— Maria Kretzing, GM of Electric Vehicles and Analytics at Bidgely

Bidgely believes that automakers, utilities, and clean energy vendors must encourage interoperability between different devices and brands to solve the huge problem that is grid resilience and decarbonization. 

Access to standardized EV data helps customers visualize their electric vehicle as both a transportation and energy asset. Automakers can build excitement for electric vehicles by enabling drivers to apply for suitable energy preferences that reduce energy costs and transmissions. 

On the other hand, utilities can increase participation for managed charging programs, shift load demand from peak hours, and save billions of dollars in infrastructure upgrades. 

Telematics security best practices for utilities

If interoperability is the new standard, how can utilities ensure that they have the right mechanisms in place to keep customer data safe and secure? 

Maria recommends utility IT teams get a walkthrough of how vendors like Bidgely collect data from customers to power managed EV charging programs, including how they work with vendors like Smartcar to access accurate live data. 

Utilities can also access SOC 2 certifications, penetration testing reports, and GDPR compliance documentation ahead of time. 

API interoperability and security is an emerging concept in the automotive world despite it being well adapted and executed by financial institutions, social media platforms, and more. A lack of clarity surrounding vehicle API safety is apparent, and often leads to misconceptions.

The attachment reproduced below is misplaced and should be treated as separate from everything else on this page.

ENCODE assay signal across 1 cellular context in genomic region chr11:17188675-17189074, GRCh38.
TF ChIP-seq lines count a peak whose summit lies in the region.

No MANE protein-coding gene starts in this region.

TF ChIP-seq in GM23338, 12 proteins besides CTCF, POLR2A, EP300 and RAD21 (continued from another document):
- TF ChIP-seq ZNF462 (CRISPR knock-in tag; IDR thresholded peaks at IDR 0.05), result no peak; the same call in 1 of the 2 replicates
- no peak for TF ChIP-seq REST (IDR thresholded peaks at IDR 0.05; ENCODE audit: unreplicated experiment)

“What [Smartcar] offering is not just a firehose where you can pick any car and get anyone's charging status or control their charging, but rather that it's user consent opt in explicitly through OAuth2.0 that the vehicle owner has to choose what application or utility they're connecting their car to and see what specific permissions they'll be sharing,” says Sahas. 

Bidgely has seen more success when it gives customers the ability to opt in to managed charging programs by assessing its data sharing requirements and giving utilities permission to retrieve those particular data points.

We've been able to achieve a lot in terms of giving customers full control and full choice so that they can decide how when they participate in demand response events.

— Maria Kretzing, GM of Electric Vehicles and Analytics at Bidgely

Get an EV telematics vendor assessment checklist

Smartcar works with partners like Bidgely to help utilities evaluate EV telematics security and compatibility for managed charging programs. We help utilities answer questions like…

“Will this connected car platform equip your EV program with enterprise-grade security compliance that meets industry standards?”

“How does your connected car API platform monitor integration performance and communicate with you about technical inconsistencies?”

“What qualifications does your connected car API platform have for issuing and managing commands with electric and connected vehicles?” 

If you’re a utility evaluating Smartcar as a vendor for your DERMS and VPP partners, download this guide see how Smartcar stacks up. 

Get the vendor assessment checklist for utilities and energy retailers ⚡️